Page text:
To illustrate a good example of Smart Contract usage let’s imagine a piece of real estate being sold. Usually, there are some terms agreed upon, price, dates, etc., and a trusted party that makes sure the transfer of money is done with the transfer of the property

Let’s use a simple process to simplify the analysis. The buyer and the seller met with the Escrow Agent. They agree on a final price, a date for the maturity of the contract and a down payment from the buyer as “goodwill”. It’s also decided that within 30 days the seller needs to settle the remaining to get the transfer of property. Falling to do so will remove any liabilities on the seller that will also keep the down payment. The Escrow is responsible to make sure all conditions are met, money transferred and property registered (In this case fees, taxes, etc also apply).

It’s like the Escrow receives the Real Estate as a deposit and will decide if it goes back to the seller or the buyer depending on the outcome. The property may never be transferred to the buyer but in those 30 days, the seller is blocked from access e.g. cannot initiate another sale. NFTs can be used to represent a property in the blockchain, a representation of the good. Not a crazy idea since it only replaces the property registration we have today in paper or digital form. Paper and current digital documents are cumbersome in validation and easy to copy. Replacing them with NFTs would be of immense value for security and transparency with the combination of Smart Contracts.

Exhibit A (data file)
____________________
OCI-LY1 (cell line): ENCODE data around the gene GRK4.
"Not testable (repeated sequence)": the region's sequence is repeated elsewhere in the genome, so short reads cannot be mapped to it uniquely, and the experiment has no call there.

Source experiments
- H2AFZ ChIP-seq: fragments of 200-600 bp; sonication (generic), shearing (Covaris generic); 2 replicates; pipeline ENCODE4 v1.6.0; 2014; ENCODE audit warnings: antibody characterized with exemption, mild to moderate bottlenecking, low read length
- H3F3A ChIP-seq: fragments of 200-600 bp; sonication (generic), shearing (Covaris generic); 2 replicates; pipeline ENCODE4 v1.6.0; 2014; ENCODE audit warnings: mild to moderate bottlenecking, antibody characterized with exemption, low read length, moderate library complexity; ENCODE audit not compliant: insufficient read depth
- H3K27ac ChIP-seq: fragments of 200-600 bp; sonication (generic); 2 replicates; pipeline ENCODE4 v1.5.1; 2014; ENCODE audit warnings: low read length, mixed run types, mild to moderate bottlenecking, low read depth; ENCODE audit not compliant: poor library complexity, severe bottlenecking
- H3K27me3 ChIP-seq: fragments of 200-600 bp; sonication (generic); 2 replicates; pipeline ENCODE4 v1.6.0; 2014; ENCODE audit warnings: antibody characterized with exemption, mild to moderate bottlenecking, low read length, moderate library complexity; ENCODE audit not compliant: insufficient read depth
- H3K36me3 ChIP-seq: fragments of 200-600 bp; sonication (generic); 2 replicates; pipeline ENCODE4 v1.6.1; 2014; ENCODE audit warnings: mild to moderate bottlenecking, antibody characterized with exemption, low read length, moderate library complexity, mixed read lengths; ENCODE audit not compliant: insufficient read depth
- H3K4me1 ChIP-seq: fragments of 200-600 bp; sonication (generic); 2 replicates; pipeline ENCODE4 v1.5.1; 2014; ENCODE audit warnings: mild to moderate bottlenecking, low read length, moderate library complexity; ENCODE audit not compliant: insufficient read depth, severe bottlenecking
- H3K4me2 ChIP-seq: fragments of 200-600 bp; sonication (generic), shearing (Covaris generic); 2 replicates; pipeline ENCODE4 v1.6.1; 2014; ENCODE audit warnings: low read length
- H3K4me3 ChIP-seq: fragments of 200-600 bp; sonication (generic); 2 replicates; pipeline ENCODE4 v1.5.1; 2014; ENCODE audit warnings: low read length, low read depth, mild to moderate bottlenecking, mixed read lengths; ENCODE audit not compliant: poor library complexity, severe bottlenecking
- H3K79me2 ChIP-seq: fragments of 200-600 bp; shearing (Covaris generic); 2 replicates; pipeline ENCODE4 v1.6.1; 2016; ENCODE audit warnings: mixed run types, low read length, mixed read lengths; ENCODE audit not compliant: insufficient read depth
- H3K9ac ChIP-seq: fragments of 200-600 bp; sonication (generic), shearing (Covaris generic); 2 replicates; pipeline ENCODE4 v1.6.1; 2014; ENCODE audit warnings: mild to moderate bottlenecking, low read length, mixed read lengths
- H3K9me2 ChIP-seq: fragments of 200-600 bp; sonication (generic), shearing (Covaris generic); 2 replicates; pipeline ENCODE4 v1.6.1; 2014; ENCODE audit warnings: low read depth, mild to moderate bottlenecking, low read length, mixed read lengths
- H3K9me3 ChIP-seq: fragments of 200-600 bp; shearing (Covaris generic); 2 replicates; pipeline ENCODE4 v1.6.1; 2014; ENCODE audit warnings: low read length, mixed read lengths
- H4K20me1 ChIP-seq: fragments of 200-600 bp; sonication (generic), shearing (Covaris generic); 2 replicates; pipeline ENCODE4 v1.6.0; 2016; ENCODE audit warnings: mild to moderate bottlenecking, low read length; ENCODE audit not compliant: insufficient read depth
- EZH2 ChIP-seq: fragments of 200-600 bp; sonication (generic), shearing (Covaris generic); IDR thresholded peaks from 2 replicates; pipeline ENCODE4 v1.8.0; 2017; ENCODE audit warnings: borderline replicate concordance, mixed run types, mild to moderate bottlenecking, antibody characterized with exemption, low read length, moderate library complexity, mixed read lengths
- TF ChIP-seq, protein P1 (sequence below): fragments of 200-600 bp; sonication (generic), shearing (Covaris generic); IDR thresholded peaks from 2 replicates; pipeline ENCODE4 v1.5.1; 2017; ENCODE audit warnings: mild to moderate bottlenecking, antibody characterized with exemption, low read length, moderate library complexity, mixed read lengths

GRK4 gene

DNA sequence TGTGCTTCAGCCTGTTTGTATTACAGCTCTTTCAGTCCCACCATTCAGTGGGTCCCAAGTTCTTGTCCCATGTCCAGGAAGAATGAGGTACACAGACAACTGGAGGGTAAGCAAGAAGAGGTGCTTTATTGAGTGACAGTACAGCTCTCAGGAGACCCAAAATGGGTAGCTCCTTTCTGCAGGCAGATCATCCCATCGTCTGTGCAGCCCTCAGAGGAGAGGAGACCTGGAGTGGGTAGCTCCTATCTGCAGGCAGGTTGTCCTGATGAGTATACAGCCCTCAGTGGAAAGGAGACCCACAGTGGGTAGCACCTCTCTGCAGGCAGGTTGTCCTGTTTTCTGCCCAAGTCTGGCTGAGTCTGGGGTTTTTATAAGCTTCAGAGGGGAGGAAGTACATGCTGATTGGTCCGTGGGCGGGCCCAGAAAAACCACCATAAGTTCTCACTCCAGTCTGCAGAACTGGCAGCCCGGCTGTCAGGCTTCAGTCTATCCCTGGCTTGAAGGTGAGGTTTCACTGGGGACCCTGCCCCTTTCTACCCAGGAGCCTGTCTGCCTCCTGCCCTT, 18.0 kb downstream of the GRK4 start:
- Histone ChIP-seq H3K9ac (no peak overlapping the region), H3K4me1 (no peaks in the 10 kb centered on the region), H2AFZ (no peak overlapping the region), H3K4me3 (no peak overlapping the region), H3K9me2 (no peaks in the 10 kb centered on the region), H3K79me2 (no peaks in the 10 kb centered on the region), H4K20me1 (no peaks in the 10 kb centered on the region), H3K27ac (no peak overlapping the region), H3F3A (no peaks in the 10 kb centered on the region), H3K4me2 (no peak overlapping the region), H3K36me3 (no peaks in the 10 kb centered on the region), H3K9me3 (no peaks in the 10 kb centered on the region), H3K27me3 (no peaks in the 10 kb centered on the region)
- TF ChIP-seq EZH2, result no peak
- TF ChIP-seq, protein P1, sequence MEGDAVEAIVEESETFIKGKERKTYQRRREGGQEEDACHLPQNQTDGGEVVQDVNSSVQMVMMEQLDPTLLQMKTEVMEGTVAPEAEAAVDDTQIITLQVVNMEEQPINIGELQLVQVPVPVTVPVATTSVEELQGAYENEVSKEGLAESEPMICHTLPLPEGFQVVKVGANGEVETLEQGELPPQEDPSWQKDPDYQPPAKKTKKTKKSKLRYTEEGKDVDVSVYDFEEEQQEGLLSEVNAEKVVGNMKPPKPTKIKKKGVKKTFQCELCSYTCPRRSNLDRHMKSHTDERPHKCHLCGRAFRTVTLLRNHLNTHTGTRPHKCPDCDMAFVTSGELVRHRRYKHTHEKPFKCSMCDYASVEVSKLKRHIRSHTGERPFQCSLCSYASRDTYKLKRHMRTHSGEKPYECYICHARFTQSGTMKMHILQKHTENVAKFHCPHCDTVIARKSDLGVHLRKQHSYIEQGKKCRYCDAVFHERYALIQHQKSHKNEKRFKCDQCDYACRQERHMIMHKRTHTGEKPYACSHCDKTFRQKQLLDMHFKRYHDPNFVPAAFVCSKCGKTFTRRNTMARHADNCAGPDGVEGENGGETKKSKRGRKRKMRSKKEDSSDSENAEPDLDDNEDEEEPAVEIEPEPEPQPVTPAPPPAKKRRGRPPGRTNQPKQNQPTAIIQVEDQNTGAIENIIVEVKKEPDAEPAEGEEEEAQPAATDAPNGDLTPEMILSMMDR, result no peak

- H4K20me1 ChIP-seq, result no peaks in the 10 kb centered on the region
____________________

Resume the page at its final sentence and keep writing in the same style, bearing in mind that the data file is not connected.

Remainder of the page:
These NFTs would have to be governed by State Institutions, probably not on dedicated mainchains but on some federated infrastructure for the purpose. A Smart Contract would be available for general execution. The buyer and the seller met, and agree on the terms. The seller deposits the NFT on the smart contracts with instructions on the down payment and the deadline to lock the NFT, the final price and the final date to fulfil the deed.

The contract is then executed accordingly, i.e. if the down payment and final one are done in time the process is automatic and the tax and legal part are included in the execution.

Benefits of Smart Contract

Smart contracts offer several advantages, one of which is transparency. They provide a transparent and auditable record of transactions that all parties can access, and can automate various processes that would typically necessitate manual intervention, reducing transaction costs and speeding up execution.